- Projected dividend growth
- My desired annual return on investment
Using these assumptions, the Gordon Growth Model example tells me the stock is trading near its fair value.
Valuation measures can change rapidly. So, consider Simply Investing for up-to-date metrics. Presented in their interactive database. Great for building an monitoring a dividend portfolio.
Next, I will wrap up and conclude today’s Philip Morris dividend stock review. With a few words on where I stand with this investment past, present, and future.
My Experience: Looking Back & Looking Forward With Philip Morris Stock
For many years, Philip Morris stock held the second-largest position in my dividend growth stock portfolio.
It was second in size only to Altria, its US counterpart in the tobacco trade. I will admit that is a lot of concentration in tobacco companies at the top of my investment portfolio.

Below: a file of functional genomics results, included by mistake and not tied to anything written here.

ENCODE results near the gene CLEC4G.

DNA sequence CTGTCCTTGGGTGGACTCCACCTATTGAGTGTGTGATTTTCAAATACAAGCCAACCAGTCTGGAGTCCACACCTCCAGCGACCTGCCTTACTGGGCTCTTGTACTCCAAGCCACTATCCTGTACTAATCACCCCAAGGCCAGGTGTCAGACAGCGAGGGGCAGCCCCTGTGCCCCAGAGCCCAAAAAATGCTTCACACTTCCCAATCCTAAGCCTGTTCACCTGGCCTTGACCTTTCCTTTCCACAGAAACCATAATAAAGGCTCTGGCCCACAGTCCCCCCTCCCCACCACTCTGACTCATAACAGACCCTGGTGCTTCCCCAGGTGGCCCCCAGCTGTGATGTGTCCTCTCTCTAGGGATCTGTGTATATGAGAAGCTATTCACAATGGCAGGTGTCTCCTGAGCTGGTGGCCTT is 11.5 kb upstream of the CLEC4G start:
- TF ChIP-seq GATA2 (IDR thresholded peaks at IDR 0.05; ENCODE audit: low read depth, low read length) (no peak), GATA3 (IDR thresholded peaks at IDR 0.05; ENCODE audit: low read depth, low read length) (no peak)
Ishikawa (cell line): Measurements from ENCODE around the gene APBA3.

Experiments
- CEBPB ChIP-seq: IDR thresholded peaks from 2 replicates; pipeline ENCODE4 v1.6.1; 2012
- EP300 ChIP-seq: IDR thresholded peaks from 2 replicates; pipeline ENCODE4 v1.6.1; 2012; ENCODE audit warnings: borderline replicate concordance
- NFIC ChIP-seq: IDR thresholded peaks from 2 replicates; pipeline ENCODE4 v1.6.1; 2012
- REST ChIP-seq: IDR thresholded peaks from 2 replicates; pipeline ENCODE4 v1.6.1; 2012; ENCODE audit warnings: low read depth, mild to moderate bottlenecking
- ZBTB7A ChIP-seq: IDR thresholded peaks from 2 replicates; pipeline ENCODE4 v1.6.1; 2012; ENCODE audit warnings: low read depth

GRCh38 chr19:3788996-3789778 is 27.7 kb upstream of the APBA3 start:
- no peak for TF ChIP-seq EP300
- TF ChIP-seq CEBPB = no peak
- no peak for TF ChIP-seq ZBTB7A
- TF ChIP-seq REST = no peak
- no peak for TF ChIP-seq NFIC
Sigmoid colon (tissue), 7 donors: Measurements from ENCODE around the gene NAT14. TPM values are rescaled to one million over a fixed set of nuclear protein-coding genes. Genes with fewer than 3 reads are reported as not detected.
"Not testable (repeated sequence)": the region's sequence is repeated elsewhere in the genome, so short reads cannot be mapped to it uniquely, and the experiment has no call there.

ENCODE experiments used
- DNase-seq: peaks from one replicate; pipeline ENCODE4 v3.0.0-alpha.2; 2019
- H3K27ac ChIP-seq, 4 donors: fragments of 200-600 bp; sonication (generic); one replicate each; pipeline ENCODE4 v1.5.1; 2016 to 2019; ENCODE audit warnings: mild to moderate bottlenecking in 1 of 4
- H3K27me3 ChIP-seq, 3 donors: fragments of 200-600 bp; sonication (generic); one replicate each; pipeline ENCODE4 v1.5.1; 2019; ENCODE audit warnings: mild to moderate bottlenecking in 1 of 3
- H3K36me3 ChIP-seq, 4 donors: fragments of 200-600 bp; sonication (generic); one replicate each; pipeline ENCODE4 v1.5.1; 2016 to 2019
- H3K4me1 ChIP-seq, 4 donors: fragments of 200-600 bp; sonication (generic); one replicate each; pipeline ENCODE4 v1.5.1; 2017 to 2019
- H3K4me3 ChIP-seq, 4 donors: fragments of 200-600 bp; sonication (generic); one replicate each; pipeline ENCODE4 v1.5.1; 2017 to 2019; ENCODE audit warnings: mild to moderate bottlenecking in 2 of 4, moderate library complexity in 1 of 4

Now, I think about the best practices in money management. Perhaps I should have diversified and sold off part of my position in PM stock.
Just like I am considering today with my now largest dividend stock holding. That being Microsoft stock.
Do I wish I would have sold and reduced my share count at the stock price peak in 2017? Sure, but hindsight is twenty, twenty as the saying goes.
In contrast, I’m a long-term buy-and-hold investor. I like to hold my dividend-paying stocks forever and collect my monthly dividends.
I’m just not a good enough investor. That is to consistently buy at the bottom and sell at the top.
That is one reason why I like holding dividend stocks for the long term. Since dividend growth stock investing makes timing the market unnecessary.
Long-term buy and hold helps smooth out what can be a volatile ride. Just as Philip Morris stock has shown.